The university city of Uppsala is an easy train ride from Stockholm and it makes a great place for a day trip – especially if you fancy escaping the capital for a while and want to experience a more relaxed side to Swedish city life.
Although it’s officially the fourth-largest city in the country, Uppsala doesn’t feel rushed and it has a nice, picturesque location on the banks of the Fyris River.
There are lots of fun ways to spend time here, from ogling at old buildings to exploring the great outdoors, and the big student population helps to push down prices, making it easy to eat and drink well without spending too much money.
Best of all, some of the best activities are totally free. Use this guide and the map below to find your feet.
Take a walk along the river
The Fyris River cuts right through the centre of Uppsala, marking the divide between old and new.
The old buildings of the historic city are to west of the river, and the modern commercial centre is to the east.
On a sunny day the riverfront is a gathering place for sunbathers, walkers and bike riders – and a stroll here is the ideal way get your first taste of life in Uppsala.
Kick back in Stadsträdgården
As you make your way along the banks of the river, stop off for an ice cream or a cup of coffee at Stadsträdgården, a pretty landscaped park that’s full of mature trees.
The café in the middle of the park does lots of veggie and organic food and is the perfect place for a bit of rest and relaxation before setting off to see the oldest part of town.
Visit Scandinavia’s oldest uni
Uppsala’s uni was founded by Bishop Jakob Ulvsson in 1477 and is the oldest university in Scandinavia.
Start your exploration with a visit to the Carolina Rediviva building, the main part of the university’s library, which houses more than five million books.
Check out the stunning reading rooms here before heading over to the university’s main building, Universitetshuset, which dates back to 1887 and has some impressive vaulted ceilings in its grand entry hall.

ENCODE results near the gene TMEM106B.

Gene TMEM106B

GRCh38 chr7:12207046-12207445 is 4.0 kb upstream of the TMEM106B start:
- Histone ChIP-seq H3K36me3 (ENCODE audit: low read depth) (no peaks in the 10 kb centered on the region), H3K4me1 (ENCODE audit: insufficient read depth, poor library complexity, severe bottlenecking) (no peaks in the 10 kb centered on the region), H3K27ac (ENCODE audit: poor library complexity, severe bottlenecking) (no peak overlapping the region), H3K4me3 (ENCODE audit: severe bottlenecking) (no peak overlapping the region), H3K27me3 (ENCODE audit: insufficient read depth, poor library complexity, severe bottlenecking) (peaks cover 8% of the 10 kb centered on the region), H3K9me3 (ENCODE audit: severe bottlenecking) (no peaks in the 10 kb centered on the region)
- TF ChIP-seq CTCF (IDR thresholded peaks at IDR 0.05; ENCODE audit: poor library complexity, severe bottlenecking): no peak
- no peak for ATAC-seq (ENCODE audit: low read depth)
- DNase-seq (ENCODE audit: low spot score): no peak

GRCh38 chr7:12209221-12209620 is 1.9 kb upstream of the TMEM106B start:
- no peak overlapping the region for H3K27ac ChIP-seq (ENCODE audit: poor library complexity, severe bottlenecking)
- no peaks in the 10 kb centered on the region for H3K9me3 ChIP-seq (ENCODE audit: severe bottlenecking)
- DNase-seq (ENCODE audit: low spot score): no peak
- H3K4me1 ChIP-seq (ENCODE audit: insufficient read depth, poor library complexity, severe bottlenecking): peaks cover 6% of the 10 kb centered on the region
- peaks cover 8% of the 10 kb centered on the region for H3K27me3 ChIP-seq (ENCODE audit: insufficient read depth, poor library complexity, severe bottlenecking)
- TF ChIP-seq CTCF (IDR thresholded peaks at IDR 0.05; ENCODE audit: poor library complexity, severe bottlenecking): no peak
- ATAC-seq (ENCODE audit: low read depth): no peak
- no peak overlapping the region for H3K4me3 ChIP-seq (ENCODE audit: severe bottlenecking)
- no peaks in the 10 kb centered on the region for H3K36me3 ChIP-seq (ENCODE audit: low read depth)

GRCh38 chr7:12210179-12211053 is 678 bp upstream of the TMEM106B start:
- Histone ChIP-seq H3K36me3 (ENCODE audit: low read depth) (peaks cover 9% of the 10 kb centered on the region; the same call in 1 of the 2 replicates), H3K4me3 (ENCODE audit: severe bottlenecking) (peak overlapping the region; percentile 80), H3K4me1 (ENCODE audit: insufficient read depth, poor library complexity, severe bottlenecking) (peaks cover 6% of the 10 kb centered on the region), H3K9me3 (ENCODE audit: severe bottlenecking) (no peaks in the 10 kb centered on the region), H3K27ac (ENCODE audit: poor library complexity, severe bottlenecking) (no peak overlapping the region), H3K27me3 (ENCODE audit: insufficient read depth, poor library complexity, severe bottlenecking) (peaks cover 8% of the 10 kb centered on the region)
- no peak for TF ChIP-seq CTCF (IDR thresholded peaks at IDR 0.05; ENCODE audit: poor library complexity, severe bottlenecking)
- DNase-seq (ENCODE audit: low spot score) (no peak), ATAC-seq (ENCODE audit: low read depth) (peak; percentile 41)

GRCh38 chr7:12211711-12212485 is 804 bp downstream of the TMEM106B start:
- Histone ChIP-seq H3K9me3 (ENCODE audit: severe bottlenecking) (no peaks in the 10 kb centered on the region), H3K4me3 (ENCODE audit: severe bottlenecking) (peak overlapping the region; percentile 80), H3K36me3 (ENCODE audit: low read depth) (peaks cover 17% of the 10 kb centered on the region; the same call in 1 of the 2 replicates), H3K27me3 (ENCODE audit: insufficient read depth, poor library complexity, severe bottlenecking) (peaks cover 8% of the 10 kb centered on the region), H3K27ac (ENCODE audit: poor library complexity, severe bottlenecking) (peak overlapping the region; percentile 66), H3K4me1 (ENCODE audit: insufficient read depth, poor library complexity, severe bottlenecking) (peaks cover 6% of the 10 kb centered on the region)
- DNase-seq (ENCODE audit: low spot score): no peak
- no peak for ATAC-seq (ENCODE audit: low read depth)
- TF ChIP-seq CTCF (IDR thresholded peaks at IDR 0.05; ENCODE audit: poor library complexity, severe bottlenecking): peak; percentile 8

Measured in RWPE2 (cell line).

Brush up on your botanicals
The botanical gardens are also part of Uppsala University – they’re tucked away in a sleepy part of the city, close to the castle.
The gardens were created on land that King Gustav III donated to the university in 1787, and it’s been part of the campus ever since. For a time Carl von Linné, the Swedish botanist who came up with the modern naming system for plants, was in charge here.
When you’re done exploring the big, baroque-style gardens, make time for a look around the 200-year-old orangery, which is still home to figs, olives and agaves.
Find art (and peace) at Uppsala Castle
Uppsala Castle is a short walk from the botanical gardens, set on a low hill. Built in the 16th century, the original castle was all but destroyed when a fire ripped through the city in 1702.
Visit the tallest cathedral in Scandinavia
Uppsala’s gothic cathedral is a whopper, with two tall towers soaring high above the city. Situated between the river and the university, it dates back to the 13th century and is the tallest cathedral in Scandinavia.
It’s also Sweden’s most important church, serving as both pilgrimage site and tourist attraction – around half a million people visit the cathedral every year.
Entry is free. The cathedral’s museum, Skattkammaren, has a rare collection of medieval textiles and costs 50 SEK to visit.
Take a hike in Stadsskogen
Just to the southwest of the city centre, Stadsskogen is a large nature reserve and outdoor recreation area, perfect for a bit of hiking.
The reserve has two well-marked trails – on one of them, you can learn all about the ‘raw materials’ of the forest and what they can be used for.
Meet the local wildlife
Biotopia is a free natural history museum featuring lots of interactive exhibitions that encourage young ones to get involved.
Spend an hour or two here and you’ll learn all about the critters inhabiting Uppland’s forests and islands, including Ural owls and golden eagles. It’s free to get in and there’s a café serving classic Swedish sandwiches and fika.